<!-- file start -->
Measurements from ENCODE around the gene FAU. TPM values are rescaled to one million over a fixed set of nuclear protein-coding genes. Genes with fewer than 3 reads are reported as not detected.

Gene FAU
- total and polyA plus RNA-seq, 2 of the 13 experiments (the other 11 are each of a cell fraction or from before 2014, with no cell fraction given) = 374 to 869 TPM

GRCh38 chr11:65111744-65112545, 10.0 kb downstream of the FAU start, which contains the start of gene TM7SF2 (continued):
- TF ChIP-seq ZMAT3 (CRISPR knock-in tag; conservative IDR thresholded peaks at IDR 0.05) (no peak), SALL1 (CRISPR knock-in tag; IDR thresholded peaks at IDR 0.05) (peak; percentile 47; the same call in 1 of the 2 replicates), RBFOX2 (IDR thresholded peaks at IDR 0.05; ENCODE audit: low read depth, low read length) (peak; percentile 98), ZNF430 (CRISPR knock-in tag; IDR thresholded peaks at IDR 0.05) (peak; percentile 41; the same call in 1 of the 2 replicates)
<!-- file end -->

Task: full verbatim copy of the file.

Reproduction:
Measurements from ENCODE around the gene FAU. TPM values are rescaled to one million over a fixed set of nuclear protein-coding genes. Genes with fewer than 3 reads are reported as not detected.

Gene FAU
- total and polyA plus RNA-seq, 2 of the 13 experiments (the other 11 are each of a cell fraction or from before 2014, with no cell fraction given) = 374 to 869 TPM

GRCh38 chr11:65111744-65112545, 10.0 kb downstream of the FAU start, which contains the start of gene TM7SF2 (continued):
- TF ChIP-seq ZMAT3 (CRISPR knock-in tag; conservative IDR thresholded peaks at IDR 0.05) (no peak), SALL1 (CRISPR knock-in tag; IDR thresholded peaks at IDR 0.05) (peak; percentile 47; the same call in 1 of the 2 replicates), RBFOX2 (IDR thresholded peaks at IDR 0.05; ENCODE audit: low read depth, low read length) (peak; percentile 98), ZNF430 (CRISPR knock-in tag; IDR thresholded peaks at IDR 0.05) (peak; percentile 41; the same call in 1 of the 2 replicates)